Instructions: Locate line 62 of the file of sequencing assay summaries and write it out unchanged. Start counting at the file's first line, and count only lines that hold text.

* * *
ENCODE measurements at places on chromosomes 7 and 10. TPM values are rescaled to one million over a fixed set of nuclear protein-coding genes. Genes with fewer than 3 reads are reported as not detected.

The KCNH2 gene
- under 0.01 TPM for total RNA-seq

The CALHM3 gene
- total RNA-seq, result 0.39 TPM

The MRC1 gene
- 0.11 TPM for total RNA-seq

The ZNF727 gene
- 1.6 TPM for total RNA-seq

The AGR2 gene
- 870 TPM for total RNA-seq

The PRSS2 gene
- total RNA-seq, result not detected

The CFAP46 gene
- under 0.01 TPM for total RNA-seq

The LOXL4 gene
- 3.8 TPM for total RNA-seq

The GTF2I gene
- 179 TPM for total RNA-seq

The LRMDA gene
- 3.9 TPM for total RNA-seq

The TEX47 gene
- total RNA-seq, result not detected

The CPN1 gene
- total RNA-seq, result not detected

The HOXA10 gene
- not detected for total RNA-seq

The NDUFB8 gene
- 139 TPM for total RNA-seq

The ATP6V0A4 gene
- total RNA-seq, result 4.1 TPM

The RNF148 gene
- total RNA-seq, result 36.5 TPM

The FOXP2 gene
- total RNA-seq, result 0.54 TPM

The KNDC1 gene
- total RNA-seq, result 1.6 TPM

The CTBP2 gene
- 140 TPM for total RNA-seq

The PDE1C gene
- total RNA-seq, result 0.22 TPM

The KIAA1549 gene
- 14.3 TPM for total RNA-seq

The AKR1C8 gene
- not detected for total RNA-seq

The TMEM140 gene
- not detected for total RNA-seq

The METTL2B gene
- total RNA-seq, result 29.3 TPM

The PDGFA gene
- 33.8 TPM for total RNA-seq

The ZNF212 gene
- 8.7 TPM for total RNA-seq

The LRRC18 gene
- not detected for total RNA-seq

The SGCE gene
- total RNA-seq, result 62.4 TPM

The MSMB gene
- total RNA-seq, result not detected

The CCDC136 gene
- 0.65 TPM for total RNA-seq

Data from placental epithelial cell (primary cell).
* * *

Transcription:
Data from placental epithelial cell (primary cell).